When will automation take over the trucking industry? Scientists now have an estimate
There's no shortage of studies and analysis suggesting that robots can potentially take our jobs. But exactly how far away are we from losing our livelihoods to automation?
Artificial intelligence experts with the BBC surveyed 352 scientists about automation, including some of the world's leading experts on machine learning. According to the BBC analysis, there is a 50% chance that machines can take over all human jobs in 120 years.
But some fields are at greater risk than others. Let's focus on one big one: trucking.
Truck drivers may be replaced by automated technology as early as 2027. According to the researchers, artificial intelligence could be maneuvering trucks on the road within the next decade.
"All jobs are being impacted by technological change — some more than others," said Nicholas Wyman, CEO of the Institute for Workplace Skills and Development and author of Job U: How to Find Wealth and Success by Developing the Skills Companies Actually Need. "Driverless trucks are now used extensively in the mining industry and it's certain this technology will impact other parts of transport and distribution."
Estimates from the American Trucking Association suggest there are 3.5 million professional truck drivers in the United States and the industry, as a whole, employs more than 8.7 million people. According to the Los Angeles Times, 1.7 million American truckers could be replaced by self-driving trucks over the next decade.
Trucking jobs are the most common jobs in 29 out of 50 states in the U.S., and there are millions of people working for the trucking industry in non-driving positions.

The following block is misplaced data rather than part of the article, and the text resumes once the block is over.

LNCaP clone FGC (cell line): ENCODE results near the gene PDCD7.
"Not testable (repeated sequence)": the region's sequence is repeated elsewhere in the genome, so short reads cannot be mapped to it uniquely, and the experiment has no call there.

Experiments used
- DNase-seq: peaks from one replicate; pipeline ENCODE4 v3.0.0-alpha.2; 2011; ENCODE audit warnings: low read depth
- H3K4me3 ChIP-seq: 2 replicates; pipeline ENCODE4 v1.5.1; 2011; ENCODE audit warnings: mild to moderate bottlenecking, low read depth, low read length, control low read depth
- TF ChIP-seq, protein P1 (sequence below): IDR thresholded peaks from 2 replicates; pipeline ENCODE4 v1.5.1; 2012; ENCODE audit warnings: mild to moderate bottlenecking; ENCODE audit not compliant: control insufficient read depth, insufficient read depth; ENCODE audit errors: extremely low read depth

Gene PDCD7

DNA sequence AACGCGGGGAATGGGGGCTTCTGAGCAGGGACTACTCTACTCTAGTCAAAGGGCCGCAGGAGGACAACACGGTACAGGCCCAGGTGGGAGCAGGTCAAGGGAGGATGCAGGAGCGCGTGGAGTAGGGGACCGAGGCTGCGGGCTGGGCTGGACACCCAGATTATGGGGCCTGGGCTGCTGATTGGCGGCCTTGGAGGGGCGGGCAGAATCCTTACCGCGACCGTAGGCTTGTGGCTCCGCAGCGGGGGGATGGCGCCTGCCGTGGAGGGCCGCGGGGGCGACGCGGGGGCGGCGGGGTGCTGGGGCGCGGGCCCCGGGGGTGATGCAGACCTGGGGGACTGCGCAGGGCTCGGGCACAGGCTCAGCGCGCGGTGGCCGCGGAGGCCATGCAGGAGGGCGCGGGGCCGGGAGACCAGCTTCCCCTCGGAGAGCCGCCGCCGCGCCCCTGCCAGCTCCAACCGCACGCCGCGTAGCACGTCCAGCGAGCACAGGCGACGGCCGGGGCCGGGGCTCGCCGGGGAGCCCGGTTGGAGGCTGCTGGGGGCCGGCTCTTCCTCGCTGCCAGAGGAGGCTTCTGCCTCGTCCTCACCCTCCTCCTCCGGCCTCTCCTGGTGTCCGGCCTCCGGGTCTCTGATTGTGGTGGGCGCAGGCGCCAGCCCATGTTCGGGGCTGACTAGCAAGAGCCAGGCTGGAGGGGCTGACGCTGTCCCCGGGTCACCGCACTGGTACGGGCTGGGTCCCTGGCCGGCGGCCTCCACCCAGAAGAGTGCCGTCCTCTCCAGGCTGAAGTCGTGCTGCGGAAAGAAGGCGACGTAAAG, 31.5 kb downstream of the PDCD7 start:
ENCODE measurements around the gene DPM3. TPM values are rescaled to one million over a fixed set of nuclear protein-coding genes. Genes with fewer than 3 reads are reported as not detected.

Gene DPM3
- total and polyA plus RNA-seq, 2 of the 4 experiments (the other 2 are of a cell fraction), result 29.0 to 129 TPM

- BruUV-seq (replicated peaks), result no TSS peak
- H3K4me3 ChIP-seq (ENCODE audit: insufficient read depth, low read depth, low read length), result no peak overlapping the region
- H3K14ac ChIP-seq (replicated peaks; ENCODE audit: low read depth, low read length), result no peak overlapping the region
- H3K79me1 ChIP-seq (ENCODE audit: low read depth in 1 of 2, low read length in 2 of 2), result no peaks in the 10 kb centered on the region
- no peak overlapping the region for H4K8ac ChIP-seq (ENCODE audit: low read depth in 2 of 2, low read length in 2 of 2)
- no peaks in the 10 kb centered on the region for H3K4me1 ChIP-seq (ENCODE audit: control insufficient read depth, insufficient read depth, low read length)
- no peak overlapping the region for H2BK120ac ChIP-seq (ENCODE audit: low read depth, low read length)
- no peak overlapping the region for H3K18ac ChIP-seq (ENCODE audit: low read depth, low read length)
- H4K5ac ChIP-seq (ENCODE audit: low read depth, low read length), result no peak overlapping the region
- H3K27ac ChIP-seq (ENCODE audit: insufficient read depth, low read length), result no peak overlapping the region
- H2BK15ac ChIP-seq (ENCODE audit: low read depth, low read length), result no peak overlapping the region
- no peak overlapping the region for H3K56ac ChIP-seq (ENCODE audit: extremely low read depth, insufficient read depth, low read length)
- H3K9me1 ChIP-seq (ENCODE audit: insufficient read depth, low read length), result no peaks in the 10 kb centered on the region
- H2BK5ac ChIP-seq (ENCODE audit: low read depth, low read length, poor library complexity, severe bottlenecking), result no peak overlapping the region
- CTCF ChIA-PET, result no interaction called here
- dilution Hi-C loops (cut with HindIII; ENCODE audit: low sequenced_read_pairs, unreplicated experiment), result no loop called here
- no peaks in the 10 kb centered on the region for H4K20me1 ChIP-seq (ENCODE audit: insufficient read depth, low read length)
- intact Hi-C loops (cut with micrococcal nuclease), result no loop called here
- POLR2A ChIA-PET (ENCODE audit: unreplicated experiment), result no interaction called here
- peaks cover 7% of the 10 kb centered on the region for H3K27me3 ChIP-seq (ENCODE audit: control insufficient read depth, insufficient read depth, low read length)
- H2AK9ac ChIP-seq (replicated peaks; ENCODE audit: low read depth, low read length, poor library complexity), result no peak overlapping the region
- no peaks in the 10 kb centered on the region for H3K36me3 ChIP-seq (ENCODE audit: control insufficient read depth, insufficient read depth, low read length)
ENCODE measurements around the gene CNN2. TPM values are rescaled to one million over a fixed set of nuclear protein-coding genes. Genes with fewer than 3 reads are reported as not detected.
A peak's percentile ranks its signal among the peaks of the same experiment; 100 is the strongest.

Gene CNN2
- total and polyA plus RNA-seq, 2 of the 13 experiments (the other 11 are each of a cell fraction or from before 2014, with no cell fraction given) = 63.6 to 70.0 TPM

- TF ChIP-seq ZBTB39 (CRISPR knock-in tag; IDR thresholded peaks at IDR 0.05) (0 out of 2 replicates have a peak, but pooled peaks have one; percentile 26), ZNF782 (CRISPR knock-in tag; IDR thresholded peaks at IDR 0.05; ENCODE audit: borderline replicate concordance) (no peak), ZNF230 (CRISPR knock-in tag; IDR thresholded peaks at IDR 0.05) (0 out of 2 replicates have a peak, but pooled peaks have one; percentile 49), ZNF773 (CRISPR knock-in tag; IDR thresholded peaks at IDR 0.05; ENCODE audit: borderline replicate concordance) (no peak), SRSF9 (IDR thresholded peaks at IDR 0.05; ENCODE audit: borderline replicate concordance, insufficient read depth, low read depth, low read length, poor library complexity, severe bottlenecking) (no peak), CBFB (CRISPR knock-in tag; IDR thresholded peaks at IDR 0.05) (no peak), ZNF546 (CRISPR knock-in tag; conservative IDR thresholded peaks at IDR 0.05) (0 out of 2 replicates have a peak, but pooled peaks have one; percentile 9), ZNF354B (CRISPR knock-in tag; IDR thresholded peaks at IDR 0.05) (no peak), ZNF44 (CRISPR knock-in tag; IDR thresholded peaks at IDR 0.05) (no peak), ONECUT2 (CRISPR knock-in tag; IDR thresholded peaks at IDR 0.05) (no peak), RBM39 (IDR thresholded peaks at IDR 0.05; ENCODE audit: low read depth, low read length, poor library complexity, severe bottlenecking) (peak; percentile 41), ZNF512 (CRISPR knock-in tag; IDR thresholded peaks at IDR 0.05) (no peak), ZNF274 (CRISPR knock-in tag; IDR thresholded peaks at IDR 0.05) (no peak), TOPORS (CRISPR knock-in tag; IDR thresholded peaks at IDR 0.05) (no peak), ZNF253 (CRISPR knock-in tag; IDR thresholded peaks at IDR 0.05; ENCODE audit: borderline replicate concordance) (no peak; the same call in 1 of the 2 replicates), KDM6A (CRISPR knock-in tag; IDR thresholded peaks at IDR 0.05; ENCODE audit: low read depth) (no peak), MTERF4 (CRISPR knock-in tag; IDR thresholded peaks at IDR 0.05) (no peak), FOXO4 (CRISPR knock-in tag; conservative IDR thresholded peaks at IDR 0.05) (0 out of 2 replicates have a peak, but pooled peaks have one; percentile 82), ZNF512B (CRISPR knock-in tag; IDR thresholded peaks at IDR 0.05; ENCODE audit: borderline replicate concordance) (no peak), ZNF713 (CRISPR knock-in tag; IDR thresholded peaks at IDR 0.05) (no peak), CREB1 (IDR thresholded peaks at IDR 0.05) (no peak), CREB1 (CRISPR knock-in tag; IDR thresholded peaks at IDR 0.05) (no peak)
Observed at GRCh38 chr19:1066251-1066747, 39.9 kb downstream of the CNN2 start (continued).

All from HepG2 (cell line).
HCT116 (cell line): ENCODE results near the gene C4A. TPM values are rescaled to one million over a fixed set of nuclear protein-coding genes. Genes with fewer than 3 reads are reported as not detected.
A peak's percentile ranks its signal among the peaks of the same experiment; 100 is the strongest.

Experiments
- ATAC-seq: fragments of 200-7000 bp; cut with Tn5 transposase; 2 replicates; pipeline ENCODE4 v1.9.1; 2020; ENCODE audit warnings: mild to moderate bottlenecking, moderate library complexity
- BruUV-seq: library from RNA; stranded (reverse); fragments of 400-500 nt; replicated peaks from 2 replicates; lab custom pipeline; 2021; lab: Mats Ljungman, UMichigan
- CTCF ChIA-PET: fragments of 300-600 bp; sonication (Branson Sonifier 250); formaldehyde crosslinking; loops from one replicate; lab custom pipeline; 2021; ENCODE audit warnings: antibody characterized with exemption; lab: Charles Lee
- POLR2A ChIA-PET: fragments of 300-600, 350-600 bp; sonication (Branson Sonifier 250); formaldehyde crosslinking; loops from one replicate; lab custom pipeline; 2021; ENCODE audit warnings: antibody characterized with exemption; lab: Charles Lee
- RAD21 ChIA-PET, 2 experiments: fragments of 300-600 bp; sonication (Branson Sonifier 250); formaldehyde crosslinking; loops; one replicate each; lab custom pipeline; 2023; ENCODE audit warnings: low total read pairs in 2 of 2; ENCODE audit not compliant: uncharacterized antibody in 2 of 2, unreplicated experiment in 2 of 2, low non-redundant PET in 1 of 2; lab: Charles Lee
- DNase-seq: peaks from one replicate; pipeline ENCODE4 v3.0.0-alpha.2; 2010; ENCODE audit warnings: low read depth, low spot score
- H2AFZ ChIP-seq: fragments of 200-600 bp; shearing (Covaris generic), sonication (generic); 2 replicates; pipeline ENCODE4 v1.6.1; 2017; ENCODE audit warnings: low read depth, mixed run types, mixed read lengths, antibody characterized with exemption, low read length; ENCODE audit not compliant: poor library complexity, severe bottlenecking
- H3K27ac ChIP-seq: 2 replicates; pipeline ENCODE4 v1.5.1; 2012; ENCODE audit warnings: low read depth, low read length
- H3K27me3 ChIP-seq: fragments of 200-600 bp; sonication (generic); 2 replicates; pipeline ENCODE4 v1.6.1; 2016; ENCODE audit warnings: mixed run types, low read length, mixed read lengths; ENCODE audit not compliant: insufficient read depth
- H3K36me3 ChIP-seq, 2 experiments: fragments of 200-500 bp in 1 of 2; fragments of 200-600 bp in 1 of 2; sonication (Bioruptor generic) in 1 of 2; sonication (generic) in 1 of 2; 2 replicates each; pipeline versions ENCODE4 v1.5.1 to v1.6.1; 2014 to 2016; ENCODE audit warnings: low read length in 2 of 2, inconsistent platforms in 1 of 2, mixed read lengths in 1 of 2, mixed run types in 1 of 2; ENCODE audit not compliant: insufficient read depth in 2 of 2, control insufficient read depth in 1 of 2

It's not such a far-fetched idea, as progress is being made in automating truck driving. Take self-driving truck company Otto, which was created by former Google employees and acquired by Uber last August. The company's system lets trucks drive for long stretches of time without needing a human driver. The technology was successfully tested in Colorado in October when a self-driving truck delivered 50,000 cans of Budweiser.
If perfected, autonomous trucks could offer heightened efficiency and safer roads; one in seven fatal truck accidents is caused by driver fatigue. For those currently in the trucking industry, it's not all bad news. How much of a threat self-driving trucks pose to drivers depend on the level of automation: if drivers are still required to be in trucks, then jobs are secure, MIT Technology Review reports.
Wyman says truck drivers need to be open to adapting to the changing landscape of their field. "They need to embrace change — it's happening so hoping it will go away is not an option," Wyman said. "Truck drivers should look for opportunities to refresh and reboot their current skill sets."